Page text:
Perhaps 10 years back, I found myself in a small pub in the beautiful city of Kyoto, Japan and was introduced by the bartender to another English speaking westerner.
As we worked our way through introductions and reasons for being in this area at that time, I discovered he held the same spiritual background as a friend back home in Halifax.
I mentioned that casually and as he discovered that my home was in Nova Scotia, he began elaborating in an incredibly articulate fashion on the origins of Steve's arrival in NS via this Shambhala family he valued so much.
He still did not know my friends name, but that came up next. And of course, yes he knew him. Not just knew of him, but actually knew him. Having met in the west of the U.S., and even once hiking with him some 30 years back.
It was a significant portion of what turned out to be an incredibly enjoyable three hour chat.
I walked back to my hotel that night and thought about Steve. Not in the way I am thinking about him now. Then, it was lighter.
It was along the lines at marveling, smiling at the life experiences he had, the risks he took, the lifestyle he committed to.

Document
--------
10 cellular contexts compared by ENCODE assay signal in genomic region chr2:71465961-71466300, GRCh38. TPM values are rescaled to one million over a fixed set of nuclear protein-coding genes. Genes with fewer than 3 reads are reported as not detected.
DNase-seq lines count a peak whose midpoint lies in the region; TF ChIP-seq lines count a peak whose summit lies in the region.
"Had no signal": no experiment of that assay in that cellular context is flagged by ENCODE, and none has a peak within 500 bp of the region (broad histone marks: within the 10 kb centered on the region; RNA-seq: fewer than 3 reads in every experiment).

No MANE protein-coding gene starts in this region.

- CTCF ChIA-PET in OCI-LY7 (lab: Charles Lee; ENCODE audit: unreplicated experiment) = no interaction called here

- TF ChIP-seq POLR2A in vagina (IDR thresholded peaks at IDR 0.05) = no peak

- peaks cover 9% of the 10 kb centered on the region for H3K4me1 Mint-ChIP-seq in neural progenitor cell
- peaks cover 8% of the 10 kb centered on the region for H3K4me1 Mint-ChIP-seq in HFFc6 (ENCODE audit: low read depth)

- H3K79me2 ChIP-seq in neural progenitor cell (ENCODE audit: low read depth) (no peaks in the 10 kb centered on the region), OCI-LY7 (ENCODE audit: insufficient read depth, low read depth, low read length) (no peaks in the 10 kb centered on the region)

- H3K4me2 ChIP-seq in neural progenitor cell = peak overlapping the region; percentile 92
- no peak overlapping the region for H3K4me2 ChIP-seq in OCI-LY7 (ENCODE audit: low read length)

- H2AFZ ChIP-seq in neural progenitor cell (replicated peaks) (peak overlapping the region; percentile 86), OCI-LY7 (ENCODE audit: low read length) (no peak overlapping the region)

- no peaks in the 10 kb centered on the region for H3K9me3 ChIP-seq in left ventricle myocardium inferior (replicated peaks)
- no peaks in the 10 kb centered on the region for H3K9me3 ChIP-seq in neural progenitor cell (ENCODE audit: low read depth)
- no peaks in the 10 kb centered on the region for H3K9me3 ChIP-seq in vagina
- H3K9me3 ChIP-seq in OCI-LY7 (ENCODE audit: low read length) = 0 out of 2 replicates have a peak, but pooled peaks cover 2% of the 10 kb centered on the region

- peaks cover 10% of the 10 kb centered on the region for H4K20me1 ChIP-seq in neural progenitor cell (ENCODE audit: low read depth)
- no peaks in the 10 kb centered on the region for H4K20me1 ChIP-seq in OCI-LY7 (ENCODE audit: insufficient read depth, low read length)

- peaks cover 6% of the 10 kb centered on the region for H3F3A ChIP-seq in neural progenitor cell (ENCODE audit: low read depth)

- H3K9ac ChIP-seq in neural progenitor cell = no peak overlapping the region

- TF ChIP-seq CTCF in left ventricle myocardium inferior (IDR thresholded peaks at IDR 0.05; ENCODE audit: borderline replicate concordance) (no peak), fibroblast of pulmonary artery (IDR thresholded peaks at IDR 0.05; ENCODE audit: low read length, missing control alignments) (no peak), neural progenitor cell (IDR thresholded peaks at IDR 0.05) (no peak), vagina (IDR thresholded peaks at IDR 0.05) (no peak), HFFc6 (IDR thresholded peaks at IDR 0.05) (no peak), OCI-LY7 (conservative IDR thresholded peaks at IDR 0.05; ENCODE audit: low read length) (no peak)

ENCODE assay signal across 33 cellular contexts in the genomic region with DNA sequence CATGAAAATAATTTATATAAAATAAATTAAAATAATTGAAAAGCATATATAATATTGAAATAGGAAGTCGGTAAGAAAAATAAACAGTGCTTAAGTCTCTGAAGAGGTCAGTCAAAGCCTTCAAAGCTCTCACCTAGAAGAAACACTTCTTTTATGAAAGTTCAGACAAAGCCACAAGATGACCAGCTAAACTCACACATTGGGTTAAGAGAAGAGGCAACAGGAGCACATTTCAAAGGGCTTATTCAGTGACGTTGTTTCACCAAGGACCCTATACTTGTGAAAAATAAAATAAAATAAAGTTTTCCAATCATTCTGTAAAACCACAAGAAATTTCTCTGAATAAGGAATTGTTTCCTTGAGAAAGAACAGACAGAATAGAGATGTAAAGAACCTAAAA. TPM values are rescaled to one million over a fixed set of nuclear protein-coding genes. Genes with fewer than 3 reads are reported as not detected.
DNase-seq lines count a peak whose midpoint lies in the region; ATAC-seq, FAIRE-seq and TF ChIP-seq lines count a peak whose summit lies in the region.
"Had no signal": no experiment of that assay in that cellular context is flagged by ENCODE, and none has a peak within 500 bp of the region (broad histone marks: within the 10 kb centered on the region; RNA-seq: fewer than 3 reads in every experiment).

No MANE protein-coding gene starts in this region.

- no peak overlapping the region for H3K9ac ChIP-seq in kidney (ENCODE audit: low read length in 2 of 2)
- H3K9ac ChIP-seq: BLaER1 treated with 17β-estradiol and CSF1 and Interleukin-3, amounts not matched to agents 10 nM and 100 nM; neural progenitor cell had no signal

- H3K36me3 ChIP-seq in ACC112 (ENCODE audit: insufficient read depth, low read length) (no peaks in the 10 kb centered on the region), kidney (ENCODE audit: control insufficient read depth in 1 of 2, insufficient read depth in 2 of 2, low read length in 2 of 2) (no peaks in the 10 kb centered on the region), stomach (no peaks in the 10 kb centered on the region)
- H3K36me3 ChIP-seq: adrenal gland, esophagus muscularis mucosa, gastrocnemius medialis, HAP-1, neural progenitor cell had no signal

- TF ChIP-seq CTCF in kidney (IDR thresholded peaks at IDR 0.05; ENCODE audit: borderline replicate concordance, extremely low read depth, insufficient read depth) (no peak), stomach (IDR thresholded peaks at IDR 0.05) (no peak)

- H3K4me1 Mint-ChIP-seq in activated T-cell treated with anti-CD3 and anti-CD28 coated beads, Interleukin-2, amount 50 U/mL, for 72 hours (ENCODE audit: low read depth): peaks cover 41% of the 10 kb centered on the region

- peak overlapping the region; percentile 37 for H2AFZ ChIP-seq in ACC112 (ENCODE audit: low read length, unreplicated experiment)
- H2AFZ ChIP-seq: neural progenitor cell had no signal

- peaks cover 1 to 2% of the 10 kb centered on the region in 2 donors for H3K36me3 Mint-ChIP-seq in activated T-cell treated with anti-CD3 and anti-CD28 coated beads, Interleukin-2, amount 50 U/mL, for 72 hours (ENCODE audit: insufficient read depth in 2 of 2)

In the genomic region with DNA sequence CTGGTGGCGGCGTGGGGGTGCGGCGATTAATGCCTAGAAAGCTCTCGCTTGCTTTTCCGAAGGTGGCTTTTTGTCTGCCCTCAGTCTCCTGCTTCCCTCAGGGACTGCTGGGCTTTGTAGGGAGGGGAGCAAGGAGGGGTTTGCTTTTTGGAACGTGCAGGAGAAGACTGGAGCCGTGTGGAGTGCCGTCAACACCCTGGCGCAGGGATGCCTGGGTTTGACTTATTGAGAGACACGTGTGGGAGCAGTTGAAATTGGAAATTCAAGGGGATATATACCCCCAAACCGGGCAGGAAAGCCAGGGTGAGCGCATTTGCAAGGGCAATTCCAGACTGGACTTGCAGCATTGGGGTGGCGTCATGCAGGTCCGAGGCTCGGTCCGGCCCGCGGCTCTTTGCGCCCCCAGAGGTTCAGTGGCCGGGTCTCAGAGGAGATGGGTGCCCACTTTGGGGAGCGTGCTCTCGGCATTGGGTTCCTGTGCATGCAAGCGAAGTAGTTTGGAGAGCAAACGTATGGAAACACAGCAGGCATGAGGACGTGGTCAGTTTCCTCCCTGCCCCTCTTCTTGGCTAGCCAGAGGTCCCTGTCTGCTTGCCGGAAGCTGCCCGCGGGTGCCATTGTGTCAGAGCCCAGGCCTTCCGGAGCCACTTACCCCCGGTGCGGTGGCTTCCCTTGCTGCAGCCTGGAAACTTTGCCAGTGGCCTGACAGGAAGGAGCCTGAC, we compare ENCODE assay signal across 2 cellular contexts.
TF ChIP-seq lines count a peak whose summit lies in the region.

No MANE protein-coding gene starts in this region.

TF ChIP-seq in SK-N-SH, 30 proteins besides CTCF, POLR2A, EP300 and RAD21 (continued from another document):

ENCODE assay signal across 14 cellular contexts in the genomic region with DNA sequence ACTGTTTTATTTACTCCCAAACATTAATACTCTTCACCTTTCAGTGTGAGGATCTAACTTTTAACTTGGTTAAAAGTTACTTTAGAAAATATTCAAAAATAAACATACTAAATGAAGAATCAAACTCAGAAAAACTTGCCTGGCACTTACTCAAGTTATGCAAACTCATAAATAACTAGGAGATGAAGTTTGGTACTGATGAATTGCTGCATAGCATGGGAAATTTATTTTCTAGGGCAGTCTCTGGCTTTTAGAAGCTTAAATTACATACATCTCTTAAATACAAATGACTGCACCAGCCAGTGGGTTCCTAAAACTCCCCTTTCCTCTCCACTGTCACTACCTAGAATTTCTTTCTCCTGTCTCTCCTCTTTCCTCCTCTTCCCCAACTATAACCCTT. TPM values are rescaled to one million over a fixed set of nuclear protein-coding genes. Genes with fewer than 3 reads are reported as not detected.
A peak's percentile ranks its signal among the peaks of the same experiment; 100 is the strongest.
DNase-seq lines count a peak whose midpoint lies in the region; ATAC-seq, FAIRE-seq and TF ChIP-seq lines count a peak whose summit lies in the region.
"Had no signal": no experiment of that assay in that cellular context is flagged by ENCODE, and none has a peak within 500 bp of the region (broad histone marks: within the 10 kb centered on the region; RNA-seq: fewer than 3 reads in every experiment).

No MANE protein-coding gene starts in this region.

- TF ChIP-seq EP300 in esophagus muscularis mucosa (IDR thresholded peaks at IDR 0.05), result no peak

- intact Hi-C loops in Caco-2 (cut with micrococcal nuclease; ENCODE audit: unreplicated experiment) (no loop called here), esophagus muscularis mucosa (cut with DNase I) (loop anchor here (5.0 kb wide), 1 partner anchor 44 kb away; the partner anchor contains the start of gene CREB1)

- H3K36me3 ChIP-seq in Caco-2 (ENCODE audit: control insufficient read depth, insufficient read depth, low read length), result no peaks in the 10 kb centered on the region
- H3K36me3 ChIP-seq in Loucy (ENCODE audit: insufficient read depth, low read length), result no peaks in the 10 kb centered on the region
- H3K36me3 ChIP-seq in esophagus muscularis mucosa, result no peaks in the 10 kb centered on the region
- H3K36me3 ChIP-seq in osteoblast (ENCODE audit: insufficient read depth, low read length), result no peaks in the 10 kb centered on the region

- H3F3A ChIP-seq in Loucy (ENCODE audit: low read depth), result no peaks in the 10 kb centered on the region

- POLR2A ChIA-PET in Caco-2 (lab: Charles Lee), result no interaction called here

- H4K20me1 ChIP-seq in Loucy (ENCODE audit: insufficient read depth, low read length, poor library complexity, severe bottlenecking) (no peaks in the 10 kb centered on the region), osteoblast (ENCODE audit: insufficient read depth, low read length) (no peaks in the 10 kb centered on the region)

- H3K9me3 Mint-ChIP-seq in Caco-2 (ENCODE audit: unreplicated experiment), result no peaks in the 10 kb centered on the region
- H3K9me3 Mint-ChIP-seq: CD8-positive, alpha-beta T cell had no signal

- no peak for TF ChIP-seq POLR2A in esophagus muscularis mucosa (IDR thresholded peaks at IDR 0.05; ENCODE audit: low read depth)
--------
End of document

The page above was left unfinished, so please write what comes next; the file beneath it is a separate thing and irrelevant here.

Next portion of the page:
I have been dropping in as a regular to Steve's java hut for at least 15 years, but it was only around this same time frame - say ten years back - that I found that either Steve or I, or possibly us both, opened up and began to chat in more personal detail.
We both jogged and on occasion got to a park and found ourselves diving into some very interesting conversations that carried some real weight with me, post run.
His sense of adventure truly blew me away. It inspired me, even to my own surprise and I looked forward to the mornings when he would be in the shop and smiling, asking how a weekend run went. Then telling me of one of his own as well as his most recent aches and pains.
It's difficult when an everyday presence is removed this way. I hope that everyone who cares for Steve knows his legacy does remain.
My best wishes are with Steve's family.